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No, the issue is not or must not be fake news. The predatory men who have lately been spreading this canard need to be stopped in their tracks, to be told to their faces that it is fake politics which has been upsetting the global social order in these unsettling times. Then again, fake politics has always been there, especially since the decade of the 1960s.

In the United States, where a political arriviste named Donald Trump has been peddling this falsehood of an idea he calls fake news, the truth is that these rich men who are the government in Washington these days are guilty of practising fake politics. And how do we define fake politics? We can look at it in either of two ways. In the first place, fake politics is politics of pretence, practised by men and women who understand little of the higher calling of politics. In the second, fake politics is politics when it passes into the hands of the ignorant or the arrogant or both, people who do not understand the way the world operates and have precious little idea of the workings of the universe.

Think again on Donald Trump. Throughout the campaign for the presidency, he remained in abusive mode toward his Republican rivals for the nomination and then toward Hillary Clinton. Chants at his rallies of ‘Lock Her Up!’ and ‘Crooked Hillary’ were a remarkable instance of fake politics, for they were a sign that Trump was mistaking imbecilic badmouthing for politics. When his friends in Moscow decided to infiltrate the US election, they were simply demonstrating their own brand of fake politics. It was fake because it sought to undermine Trump’s rival through tampering with e-mails and the votes of the American electorate.

Nearer home in Bangladesh, in Myanmar, Aung San Suu Kyi has been busy in her own practice of fake politics. She has had nothing to say on the plight of the Rohingyas. She holds power without responsibility and actually has come to believe that looking away from reality is good politics and things will work themselves out in good time. It is politics of a kind, yes. But it is fake politics, nothing remotely like the politics of idealism she pursued through her years of suffering in incarceration.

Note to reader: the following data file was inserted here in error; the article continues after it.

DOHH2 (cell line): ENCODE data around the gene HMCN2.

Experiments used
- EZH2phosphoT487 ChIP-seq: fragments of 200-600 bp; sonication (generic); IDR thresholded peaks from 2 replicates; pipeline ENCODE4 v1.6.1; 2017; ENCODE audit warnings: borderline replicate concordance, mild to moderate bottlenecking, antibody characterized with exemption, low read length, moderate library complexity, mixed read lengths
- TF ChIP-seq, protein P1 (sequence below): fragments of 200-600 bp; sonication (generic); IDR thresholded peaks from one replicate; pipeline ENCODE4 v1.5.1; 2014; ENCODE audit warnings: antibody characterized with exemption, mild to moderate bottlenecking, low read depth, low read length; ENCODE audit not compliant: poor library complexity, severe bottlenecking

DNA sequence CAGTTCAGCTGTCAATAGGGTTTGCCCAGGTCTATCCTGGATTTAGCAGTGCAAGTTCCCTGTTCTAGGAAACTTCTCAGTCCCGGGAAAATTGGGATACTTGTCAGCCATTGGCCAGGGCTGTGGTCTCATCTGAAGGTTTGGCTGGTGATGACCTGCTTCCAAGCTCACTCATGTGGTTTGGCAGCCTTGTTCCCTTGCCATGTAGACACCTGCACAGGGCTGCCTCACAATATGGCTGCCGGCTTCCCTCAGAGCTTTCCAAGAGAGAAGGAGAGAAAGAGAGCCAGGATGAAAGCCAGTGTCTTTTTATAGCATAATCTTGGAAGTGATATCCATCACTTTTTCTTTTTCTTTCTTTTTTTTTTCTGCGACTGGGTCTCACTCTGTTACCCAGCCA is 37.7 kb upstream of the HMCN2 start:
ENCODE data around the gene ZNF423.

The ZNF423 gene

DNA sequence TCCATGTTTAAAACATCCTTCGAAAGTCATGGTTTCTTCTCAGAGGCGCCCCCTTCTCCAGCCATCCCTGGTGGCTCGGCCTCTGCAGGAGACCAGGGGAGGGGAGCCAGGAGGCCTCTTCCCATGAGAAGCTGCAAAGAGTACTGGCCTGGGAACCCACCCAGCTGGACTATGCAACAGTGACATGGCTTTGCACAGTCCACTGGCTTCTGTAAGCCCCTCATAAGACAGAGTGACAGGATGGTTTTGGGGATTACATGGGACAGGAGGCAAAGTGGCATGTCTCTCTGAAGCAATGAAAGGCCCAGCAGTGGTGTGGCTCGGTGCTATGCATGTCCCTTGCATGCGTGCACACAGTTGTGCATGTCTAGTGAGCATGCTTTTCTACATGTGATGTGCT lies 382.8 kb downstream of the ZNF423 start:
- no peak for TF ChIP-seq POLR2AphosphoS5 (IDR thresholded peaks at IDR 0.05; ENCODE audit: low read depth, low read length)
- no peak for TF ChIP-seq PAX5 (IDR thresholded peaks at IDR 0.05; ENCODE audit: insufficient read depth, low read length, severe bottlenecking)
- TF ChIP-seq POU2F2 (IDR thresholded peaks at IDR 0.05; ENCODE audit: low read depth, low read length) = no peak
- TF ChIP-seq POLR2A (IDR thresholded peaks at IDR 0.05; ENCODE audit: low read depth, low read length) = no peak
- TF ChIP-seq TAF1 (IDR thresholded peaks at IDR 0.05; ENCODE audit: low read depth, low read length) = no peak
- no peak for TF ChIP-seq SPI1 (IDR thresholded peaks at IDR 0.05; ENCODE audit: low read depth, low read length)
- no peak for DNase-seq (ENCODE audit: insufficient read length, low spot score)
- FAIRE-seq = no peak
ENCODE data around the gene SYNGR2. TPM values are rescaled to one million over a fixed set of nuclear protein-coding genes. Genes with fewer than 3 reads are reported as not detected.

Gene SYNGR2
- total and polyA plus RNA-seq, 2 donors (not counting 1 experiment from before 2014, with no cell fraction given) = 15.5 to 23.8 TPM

Observe Brazil, where fake politics has been at work for the past couple of years. The country’s parliament has successfully dumped Dilma Rousseff as president. The entire process of Rousseff’s impeachment was based on fake politics because it was conducted by lawmakers who are themselves in trouble with the law owing to their own corrupt reputations. Michel Temer, the man who has replaced her, is corrupt to the core. When corrupt men ascend to the heights, it is the sanctity of politics that gets smeared. Fake politics takes over, to a society’s detriment.

 

National League for Democracy (NLD) leader Aung San Suu Kyi arrives at the last session of the congress at the parliament building in Naypyitaw January 28, 2016. REUTERS/Soe Zeya Tun - RTX24BUE

 

Fake politics slithers in when individuals like Marine Le Pen begin to believe that the solution to the many problems faced by their countries can be arrived at easily — through zeroing in on scapegoats and through closing the door to immigrants and through subjecting those already inside to rigorous examination. Donald Trump of course has had his fake politics rear its ugly head through calling for a wall between the United States and Mexico. Real politics is about breaking down walls. Fake politics puts up walls and barbed wires between states.

There are other instances of fake politics before us, those the media need to focus on more relentlessly than ever before. Nigel Farage, Boris Johnson and Michael Gove demonstrated to everyone’s horror the falsehood that can sometimes be resorted to in the task of achieving cheap political goals without anything as a reserve, as a follow-up. They peddled untruths about the many ways in which Britons would suffer if they stayed within the European Union. Once they and their kind won the referendum, barely, they had no idea what to do next. Fake politics was at work and truth was the casualty. Fake politics does not go beyond the lie. Proper politics is a continuum, with strategies to deal with the many likely situations that may arise from time to time in place.

In the Philippines, fake politics has almost become a part of life for its people. Real politics propelled Rodrigo Duterte to the presidency, sure. But since that triumphant moment, he has proved to be fake in every way. The presidentially provoked shootings that have led to the deaths of thousands on the crude assumption that these dead were drug dealers and were therefore deserving of wild justice are a blight on politics. That blight is fake politics because it pretends to be politics when it is anything but politics.

And where else do we spot fake politics? Every military regime which at some point dons civilian clothes is an instance of fake politics at work. In our times, a clear example of such fake politics is the rule of the Abdel Fattah al Sisi junta in Egypt. Politics fled into the woods when the elected government of Mohamed Morsi was overthrown by Sisi. Fake politics has pushed Egyptians into a widening area of darkness.